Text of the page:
The Children’s Nutrition and Dental Clinics of Mobile: Public Health, Volunteerism, and the Color Line during the Great DepressionRoundup
tags: racism, public health, Great Depression, children, medical history
Daryn Glassbrook is the Executive Director of the Mobile Medical Museum in Mobile, Alabama.
The COVID-19 pandemic has had a staggering economic impact in a short time. Jobless numbers in America are growing and food banks and other emergency relief efforts are struggling to keep up with demand. As we struggle to understand what long-term cultural and economic changes the pandemic might leave in its wake, it is worth exploring how earlier generations responded to similar catastrophes.
One example is the Children’s Nutrition Clinic in Mobile, Alabama, founded in 1930, less than a year after the stock market crashed. This was Mobile’s first well-baby clinic, designed to promote the health of undernourished children. It was established by the Mobile Charity League, a women’s volunteer organization that later became the Junior League of Mobile (JLM). The clinic was the most important community project that the MCL had ever launched, and its success was a major factor in gaining the organization admittance as a chapter of the National Junior League.
Much good came from the clinic’s founding. The clinic was supported for decades by Mobile’s first practicing pediatrician and its first pediatric dentist. Services included physical examinations, immunizations, nutritional counseling and food assistance. In an economically struggling southern city, years before the Food Stamp Program and Medicaid were established, the founding of the clinic must have seemed to many like a dramatic step forward in public health.
Yet, the clinic was not really designed to address the extreme racial disparities in nutritional and dental health caused by decades of legal segregation and environmental racism. It was managed by an all-white staff of volunteers and professionals and located in segregated facilities. Unlike the Mississippi Health Project, which was founded by a black sorority in 1936, the clinic did not engage in direct outreach to black communities or solicit help from black organizations or health care workers.1 This blind spot on race surely limited the community impact of the clinic in ways that may not have been readily apparent to its founders. In some ways, the work of the clinic, however well-intentioned, aligns with the interests of early twentieth-century eugenicists in maintaining good “racial hygiene.”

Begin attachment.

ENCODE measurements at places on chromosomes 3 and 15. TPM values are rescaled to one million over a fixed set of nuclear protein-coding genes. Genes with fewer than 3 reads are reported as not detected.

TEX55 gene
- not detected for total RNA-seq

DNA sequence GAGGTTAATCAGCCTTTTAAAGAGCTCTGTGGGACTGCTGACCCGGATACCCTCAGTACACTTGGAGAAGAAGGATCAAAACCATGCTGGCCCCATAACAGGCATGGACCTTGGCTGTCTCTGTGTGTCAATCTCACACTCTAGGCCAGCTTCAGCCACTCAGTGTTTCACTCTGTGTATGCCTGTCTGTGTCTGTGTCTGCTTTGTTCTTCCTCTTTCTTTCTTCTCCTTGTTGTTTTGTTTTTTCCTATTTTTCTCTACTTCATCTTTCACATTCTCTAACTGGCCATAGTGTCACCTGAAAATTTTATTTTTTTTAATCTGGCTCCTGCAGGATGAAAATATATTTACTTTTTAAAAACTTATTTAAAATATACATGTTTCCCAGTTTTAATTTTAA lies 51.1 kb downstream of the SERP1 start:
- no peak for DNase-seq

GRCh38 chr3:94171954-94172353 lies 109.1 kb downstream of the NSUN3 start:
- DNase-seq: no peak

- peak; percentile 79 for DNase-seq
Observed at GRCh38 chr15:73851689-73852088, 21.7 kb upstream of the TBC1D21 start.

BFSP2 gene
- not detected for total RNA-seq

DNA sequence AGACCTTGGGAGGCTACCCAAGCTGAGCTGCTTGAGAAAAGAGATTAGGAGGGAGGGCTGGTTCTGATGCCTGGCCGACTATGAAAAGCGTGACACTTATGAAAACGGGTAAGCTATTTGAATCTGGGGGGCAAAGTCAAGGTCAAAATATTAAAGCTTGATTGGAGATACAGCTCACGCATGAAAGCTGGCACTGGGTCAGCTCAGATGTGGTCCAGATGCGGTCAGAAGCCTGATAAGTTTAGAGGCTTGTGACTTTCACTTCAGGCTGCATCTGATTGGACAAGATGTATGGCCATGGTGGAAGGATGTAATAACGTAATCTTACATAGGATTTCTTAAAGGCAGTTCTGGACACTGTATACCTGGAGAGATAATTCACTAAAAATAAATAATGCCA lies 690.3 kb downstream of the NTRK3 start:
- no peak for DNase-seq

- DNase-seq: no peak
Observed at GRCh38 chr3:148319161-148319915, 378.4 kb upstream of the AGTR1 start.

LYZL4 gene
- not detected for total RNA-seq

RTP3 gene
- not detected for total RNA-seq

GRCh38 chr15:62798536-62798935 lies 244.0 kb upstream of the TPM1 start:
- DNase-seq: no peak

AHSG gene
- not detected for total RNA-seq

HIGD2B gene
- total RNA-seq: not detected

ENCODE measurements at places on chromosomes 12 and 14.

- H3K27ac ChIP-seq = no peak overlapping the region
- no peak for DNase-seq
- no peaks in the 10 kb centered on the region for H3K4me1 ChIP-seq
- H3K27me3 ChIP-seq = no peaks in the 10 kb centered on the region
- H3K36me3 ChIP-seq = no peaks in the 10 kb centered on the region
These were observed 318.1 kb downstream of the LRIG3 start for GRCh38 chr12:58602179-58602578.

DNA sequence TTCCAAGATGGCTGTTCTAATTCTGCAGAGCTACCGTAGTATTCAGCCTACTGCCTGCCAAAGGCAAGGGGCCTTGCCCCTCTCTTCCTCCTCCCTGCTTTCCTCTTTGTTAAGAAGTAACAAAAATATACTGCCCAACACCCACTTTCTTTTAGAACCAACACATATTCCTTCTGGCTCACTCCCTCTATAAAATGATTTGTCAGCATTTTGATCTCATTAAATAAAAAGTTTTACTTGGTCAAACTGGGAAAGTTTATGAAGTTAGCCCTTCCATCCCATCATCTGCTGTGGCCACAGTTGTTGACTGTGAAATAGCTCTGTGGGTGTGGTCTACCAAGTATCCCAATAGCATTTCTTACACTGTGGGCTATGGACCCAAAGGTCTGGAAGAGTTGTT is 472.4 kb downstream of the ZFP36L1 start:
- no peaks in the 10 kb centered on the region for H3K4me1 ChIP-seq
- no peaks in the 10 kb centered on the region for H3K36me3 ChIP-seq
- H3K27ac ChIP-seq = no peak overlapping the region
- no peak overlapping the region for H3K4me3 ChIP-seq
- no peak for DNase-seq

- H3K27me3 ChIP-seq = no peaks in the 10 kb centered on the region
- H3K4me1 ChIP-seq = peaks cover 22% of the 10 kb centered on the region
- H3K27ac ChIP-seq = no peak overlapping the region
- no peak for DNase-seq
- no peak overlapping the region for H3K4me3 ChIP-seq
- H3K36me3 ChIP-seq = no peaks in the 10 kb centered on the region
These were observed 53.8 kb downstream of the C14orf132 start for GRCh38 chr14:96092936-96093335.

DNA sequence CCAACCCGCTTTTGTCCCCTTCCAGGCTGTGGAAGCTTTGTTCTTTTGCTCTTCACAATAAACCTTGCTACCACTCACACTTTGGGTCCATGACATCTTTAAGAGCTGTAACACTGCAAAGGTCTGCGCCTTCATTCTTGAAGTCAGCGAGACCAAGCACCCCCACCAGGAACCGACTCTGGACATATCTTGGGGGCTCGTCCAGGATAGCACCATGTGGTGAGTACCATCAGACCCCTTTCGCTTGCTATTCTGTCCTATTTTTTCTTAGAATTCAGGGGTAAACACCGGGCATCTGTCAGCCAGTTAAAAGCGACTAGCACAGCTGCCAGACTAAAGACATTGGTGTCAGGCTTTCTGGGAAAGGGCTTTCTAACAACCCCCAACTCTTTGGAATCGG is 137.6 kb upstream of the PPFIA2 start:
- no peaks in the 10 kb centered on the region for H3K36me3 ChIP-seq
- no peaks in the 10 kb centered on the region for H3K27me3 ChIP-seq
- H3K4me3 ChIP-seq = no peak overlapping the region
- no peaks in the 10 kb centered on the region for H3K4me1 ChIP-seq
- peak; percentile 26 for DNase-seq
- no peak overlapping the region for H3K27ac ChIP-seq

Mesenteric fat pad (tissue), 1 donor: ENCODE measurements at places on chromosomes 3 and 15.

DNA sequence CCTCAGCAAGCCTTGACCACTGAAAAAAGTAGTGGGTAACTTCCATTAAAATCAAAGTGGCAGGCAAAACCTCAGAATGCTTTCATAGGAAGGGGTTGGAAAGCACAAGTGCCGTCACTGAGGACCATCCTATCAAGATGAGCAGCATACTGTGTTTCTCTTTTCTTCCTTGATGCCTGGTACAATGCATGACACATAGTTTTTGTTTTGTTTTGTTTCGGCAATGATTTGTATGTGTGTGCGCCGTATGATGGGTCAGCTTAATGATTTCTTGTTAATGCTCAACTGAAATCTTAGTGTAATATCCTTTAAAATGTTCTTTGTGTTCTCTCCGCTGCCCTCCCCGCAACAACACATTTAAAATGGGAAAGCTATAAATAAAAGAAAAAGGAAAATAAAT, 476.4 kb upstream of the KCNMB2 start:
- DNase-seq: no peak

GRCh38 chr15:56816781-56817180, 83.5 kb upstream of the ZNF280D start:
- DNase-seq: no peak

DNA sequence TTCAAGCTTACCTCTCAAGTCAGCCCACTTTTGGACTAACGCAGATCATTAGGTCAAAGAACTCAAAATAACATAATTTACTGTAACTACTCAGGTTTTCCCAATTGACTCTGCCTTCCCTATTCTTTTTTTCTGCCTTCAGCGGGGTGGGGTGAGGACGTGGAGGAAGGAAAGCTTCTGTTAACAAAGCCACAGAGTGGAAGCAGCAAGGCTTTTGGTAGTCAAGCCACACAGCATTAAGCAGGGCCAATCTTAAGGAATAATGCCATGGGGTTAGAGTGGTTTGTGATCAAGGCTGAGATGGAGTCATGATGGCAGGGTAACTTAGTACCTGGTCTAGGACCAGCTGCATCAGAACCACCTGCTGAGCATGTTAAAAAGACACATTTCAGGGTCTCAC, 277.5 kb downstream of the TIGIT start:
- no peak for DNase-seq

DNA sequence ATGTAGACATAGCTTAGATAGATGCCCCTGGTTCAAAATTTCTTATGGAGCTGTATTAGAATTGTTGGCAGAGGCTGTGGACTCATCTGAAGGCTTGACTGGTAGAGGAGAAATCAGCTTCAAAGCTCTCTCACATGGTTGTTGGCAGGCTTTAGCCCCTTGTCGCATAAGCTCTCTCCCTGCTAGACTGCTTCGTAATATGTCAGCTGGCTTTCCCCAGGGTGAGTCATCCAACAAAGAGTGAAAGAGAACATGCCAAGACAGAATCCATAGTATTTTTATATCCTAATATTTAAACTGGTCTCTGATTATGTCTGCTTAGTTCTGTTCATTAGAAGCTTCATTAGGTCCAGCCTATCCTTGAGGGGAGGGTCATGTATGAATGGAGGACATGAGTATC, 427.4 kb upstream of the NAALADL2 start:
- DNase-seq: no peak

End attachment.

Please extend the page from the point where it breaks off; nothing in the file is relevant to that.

Founding the Clinics
The Mobile Charity League began planning a well-baby clinic soon after the organization was founded in 1925. After building and equipping a children’s ward at City Hospital, the League turned its attention to the clinic. In 1929, two League officers, Julia Roe “Dallas” Ward and Elizabeth Armbrecht Crichton, approached Dr. Bell about helping to staff the clinic.2 He agreed and outlined the free services that the clinic should provide.
Dr. Bell had completed pediatric graduate study at Harvard Medical School after receiving his M.D. from the Medical College of Alabama in 1915. As the first physician to practice pediatrics in Mobile, he saw a limited number of patients by appointment only. But, as he recalled in a 1976 interview, he agreed to serve the clinic because the League women “hit a soft spot in my heart. The idea originated in the minds of those girls…I had a few of them as patients, and they wanted to be anchored into something worthwhile…I was just thrilled to death! ”3 In 1932, Dr. Bell was joined by Dr. Sidney Van Antwerp, who had done graduate work in pediatric dentistry at the Forsyth Dental Hospital for Children in Boston. The JLM initiative became known as the Children’s Nutrition and Dental Clinics. Dr. Van Antwerp and fifteen other dentists contributed their services until 1952.
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